Excerpt from Caddie Woodlawn

 Caddie’s father’s words to her, reflecting upon her fear of growing up and becoming a young lady:

‘It is the sisters and wives and mothers, you know, Caddie, who keep the world sweet and beautiful.   What a rough world it would be if there were only men and boys in it, doing things in their rough way!  A woman’s task is to teach them gentleness and courtesy and love and kindness.   It’s a big task, too, Caddie–harder than cutting trees or building mills or damming rivers.   It takes nerve and courage and patience, but good women have those things.   They have them just as much as the men who build bridges and carve roads through the wilderness.  A woman’s work is something fine and noble to grow up to, and it is just as important as a man’s.   But no man could ever do it so well.   I don’t want you to be the silly, affected person with fine clothes and manners whom folks sometimes call a lady.   No, that is not what I want for you, my little girl.   I want you to be a woman with a wise and understanding heart, healthy in body and honest in mind.’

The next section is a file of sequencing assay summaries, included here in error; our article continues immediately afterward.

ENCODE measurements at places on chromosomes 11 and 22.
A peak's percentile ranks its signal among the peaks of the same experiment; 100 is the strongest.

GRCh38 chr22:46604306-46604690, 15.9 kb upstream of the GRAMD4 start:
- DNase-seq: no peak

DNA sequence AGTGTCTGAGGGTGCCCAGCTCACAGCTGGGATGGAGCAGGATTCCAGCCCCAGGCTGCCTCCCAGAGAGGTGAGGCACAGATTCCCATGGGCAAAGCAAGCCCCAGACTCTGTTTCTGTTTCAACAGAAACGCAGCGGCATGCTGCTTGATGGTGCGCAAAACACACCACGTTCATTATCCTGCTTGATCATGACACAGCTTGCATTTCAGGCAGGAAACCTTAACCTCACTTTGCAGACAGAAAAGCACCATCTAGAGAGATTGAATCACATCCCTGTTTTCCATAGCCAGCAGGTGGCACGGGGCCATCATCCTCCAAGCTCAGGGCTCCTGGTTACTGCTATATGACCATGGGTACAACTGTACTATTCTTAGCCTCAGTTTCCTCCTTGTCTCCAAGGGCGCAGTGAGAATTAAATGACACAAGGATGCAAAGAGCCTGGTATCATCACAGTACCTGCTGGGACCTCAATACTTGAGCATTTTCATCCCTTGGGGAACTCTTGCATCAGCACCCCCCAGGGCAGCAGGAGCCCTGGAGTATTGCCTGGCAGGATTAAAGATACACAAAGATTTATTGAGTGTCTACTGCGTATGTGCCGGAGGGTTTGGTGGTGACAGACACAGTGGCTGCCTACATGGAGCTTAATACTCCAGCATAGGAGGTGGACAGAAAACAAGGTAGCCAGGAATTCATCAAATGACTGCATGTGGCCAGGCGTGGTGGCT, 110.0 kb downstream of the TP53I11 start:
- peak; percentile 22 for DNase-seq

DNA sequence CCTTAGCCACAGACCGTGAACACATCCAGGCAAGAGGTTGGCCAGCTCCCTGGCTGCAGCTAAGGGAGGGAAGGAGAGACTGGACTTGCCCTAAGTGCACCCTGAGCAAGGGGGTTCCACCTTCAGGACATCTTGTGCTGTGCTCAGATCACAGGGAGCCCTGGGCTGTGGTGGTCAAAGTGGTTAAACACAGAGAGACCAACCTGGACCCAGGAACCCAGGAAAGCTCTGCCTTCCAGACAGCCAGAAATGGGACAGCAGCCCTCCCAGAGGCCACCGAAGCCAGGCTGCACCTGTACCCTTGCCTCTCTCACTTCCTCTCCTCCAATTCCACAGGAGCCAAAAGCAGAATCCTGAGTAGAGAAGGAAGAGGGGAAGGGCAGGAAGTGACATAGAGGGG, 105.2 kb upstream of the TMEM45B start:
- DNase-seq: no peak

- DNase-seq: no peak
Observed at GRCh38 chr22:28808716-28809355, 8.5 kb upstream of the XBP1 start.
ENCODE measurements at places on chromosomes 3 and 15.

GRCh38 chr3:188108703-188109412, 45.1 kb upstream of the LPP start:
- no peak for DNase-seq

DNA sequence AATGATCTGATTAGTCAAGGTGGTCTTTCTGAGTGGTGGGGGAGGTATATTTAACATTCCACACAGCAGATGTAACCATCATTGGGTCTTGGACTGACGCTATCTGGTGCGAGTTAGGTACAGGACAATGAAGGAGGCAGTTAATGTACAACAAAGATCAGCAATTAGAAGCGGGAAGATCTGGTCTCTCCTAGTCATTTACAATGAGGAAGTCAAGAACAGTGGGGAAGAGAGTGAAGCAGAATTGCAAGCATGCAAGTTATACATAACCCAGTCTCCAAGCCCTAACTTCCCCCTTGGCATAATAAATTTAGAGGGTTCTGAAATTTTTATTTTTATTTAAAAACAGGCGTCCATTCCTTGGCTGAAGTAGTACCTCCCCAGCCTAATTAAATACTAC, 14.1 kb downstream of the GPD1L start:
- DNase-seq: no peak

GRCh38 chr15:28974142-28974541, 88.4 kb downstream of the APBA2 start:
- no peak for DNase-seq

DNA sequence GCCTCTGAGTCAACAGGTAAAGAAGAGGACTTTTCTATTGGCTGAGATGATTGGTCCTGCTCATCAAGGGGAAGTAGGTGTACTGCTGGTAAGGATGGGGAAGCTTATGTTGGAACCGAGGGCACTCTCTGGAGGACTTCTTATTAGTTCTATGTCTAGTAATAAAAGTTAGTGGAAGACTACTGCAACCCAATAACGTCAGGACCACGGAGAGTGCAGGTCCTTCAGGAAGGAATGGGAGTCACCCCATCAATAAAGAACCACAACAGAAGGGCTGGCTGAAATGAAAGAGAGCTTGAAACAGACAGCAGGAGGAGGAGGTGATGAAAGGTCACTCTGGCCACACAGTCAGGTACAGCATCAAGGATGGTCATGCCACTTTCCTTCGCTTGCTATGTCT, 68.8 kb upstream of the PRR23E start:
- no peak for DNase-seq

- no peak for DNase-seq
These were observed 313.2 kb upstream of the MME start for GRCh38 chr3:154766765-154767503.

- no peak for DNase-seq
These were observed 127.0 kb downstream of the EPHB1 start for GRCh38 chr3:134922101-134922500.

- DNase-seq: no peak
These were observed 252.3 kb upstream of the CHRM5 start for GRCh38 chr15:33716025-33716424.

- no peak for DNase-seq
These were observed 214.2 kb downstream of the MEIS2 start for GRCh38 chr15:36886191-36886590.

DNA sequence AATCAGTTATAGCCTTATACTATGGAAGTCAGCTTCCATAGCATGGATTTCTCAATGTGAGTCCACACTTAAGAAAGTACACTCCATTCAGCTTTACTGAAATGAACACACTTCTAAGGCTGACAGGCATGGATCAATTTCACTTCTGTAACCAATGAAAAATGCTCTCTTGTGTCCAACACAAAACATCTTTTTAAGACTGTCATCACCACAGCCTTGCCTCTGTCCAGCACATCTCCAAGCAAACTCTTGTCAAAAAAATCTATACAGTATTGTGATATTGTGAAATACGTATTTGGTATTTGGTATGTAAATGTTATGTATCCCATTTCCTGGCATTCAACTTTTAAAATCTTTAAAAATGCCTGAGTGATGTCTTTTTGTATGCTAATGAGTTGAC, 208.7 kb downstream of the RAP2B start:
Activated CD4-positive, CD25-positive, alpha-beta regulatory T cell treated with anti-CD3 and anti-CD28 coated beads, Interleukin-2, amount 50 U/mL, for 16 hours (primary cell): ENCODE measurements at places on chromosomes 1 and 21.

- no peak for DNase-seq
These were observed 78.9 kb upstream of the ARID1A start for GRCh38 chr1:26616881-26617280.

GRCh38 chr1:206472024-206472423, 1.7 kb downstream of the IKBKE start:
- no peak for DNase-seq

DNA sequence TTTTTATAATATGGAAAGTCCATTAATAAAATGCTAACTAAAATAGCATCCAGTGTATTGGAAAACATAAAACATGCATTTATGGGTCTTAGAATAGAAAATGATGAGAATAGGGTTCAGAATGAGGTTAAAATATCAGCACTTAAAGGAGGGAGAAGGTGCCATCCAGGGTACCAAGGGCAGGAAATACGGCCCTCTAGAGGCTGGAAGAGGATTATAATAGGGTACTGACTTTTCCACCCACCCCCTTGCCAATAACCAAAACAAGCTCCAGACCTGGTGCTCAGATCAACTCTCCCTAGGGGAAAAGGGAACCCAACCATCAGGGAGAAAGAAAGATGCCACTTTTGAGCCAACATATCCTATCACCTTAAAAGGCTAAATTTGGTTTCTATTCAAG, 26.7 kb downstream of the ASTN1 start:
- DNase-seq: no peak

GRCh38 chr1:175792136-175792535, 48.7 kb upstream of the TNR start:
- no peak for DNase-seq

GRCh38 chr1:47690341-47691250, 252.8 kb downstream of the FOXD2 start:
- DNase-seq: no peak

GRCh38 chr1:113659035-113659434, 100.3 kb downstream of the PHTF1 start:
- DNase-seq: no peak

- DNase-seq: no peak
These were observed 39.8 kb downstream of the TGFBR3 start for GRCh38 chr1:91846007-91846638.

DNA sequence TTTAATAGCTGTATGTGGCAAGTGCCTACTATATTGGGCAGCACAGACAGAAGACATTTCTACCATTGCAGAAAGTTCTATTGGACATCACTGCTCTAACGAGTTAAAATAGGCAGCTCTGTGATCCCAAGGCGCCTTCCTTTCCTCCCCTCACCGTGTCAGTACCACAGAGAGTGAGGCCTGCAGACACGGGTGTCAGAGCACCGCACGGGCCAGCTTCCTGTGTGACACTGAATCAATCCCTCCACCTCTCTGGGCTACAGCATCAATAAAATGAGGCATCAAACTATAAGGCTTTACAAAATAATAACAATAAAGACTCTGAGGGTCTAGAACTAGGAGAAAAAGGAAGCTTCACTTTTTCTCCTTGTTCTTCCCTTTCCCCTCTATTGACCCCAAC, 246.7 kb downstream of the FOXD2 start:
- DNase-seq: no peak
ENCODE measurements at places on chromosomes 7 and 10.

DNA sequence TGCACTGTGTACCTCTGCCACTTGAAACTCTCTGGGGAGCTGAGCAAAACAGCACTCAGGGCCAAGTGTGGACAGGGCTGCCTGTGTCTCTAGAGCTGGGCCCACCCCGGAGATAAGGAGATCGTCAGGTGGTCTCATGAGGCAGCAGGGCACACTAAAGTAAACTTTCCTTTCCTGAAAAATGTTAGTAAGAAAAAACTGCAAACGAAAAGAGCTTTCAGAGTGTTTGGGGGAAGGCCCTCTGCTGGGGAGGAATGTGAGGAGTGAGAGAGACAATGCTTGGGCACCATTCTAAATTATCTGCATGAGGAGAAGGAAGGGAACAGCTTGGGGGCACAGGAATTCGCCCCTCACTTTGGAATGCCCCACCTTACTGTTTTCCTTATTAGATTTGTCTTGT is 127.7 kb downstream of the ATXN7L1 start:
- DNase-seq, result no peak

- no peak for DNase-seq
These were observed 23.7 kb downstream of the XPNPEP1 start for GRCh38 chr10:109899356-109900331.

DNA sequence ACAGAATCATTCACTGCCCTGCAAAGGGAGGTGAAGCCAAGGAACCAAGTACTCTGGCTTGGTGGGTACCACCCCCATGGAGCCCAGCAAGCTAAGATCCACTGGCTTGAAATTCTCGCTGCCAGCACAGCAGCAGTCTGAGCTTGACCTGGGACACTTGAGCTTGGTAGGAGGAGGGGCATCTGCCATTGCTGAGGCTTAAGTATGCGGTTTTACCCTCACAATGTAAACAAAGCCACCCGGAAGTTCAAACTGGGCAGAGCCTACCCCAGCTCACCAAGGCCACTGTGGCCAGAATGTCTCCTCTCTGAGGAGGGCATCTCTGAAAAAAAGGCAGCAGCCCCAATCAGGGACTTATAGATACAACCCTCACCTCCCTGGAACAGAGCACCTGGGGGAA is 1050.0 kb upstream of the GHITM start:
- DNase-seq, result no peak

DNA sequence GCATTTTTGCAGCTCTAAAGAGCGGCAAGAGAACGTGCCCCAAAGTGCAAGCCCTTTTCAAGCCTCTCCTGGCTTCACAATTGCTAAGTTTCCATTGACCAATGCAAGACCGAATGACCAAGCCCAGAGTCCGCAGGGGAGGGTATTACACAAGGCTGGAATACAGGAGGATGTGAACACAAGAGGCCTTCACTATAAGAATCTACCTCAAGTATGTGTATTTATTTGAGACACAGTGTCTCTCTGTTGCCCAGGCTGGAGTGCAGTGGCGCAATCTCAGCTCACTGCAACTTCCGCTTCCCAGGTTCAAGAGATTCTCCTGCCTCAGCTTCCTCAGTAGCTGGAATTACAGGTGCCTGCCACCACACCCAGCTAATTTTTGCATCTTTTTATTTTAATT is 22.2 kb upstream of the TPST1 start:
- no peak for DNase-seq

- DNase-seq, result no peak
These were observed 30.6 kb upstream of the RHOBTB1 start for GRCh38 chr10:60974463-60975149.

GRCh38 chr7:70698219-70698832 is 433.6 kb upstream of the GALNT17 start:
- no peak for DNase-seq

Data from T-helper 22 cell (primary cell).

from Caddie Woodlawn by Carol Ryrie Brink

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2 comments on “Excerpt from Caddie Woodlawn

  1. Dawn says:

    Wonderful. I timely reminder. I forgot to add that book to my list.
    Blessings,
    Dawn

  2. Sally says:

    My favorite part of that book!

    Nice blog make-over, Belinda. I’m still not settled back into blogging… one of these days.

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